the Little Red Reviewer

The Night Circus, by Erin Morgenstern

Posted on: November 2, 2011

The Night Circus, by Erin Morgenstern

published Sept 2011

Where I got it: the library

Why I read it:  Cuz everyone is doing it.

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Le Cirque de Reves, the Circus of Dreams, follows no set schedule.  It simply appears where it needs to be.  Circus tents in stark black and white stripes tempt you from your every day doings to visit a magical place that only opens at night. Tents might feature illusionists, or contortionists, or trees ablaze with wishes or bottles full of places. You never know until you look, and you better take advantage of it while you can, for it will disappear without notice.

Really, how could anyone possibly say no to that?  Erin Morgenstern’s The Night Circus has been getting buckets of attention lately.  I saw an entire end cap  of this book at Barnes and Noble the other day, a wall of black and white and red and silver, you couldn’t not stop as you walked by.  I watched people approach tentatively, pick up a book, look at it, and smile. It was as if they were petting kittens for the first time.

But I suppose the concept of this story isn’t unlike a soft purring kitten with eyes you could drown in:

Once upon a time, there were two magicians.  They were friends of a sort, but also fierce competitors. Each believed his way of doing magic was the correct one, and that his friend was wrong.  The two magicians would pit their best students against one another, each student coming to the venue having learned their master’s style of magic.  The students are usually aware they are involved in an epic competition, but the rules are secret, as are the victory conditions. And when a winner prevails, everyone will know right away.  It is an unexpected development when the two current students fall in love.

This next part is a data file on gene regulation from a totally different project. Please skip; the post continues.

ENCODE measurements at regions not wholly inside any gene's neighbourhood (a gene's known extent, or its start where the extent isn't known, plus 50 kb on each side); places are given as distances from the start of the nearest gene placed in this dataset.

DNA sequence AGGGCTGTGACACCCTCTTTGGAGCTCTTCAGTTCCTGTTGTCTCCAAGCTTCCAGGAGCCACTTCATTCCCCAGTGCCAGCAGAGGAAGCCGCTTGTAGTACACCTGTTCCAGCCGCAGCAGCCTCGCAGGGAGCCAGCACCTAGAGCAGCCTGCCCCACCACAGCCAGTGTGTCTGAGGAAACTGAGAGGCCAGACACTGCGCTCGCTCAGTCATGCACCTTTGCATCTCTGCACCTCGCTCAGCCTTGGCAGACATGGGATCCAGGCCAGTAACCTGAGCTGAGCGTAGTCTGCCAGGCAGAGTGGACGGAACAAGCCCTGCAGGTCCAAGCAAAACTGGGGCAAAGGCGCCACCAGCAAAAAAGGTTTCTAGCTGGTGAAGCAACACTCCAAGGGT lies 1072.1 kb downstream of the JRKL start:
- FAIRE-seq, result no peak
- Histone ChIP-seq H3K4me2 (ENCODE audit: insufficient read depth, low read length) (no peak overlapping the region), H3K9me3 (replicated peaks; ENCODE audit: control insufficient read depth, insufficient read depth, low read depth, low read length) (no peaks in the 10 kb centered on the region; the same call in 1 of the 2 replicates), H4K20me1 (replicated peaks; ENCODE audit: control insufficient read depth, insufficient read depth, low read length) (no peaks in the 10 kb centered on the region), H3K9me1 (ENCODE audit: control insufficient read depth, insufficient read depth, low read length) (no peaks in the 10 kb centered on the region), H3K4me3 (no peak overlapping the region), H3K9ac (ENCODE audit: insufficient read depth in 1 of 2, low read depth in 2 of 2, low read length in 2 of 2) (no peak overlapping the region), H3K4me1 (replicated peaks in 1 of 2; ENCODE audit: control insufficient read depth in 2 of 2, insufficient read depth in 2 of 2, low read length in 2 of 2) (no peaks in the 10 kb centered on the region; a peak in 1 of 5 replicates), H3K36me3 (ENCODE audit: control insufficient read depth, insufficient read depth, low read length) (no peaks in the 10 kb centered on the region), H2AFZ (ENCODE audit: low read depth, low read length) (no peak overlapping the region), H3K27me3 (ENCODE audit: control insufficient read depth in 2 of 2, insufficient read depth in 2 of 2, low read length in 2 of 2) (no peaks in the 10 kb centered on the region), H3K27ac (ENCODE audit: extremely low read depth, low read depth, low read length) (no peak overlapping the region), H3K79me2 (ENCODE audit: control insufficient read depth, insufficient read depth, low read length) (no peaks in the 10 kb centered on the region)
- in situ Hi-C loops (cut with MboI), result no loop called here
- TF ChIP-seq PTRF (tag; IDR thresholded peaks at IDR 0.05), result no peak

And that’s all I’m going to tell you, because part of the beauty of this book is how the plot very slowly comes together, with Morgenstern giving us many short chapters that aren’t in chronological order.  Don’t let the non-chronological order thing make you nervous, there is no better way of telling this story.

Morgenstern focuses on the beauty of everything, showing us impossible illusions inside circus tents, paths that circle in upon themselves, labyrinths with ever changing rooms, magical bonfires, and more.  Immersing us in sights and smells and colors and patterns, Morgenstern’s words are a paintbrush, splashing vibrant paint on stretched canvas, creating an endless mural. If for no other reason, read this book for the incredible visuals.  If you’re looking for something that’s easy to get into and pleasurable to read, this is the book for you.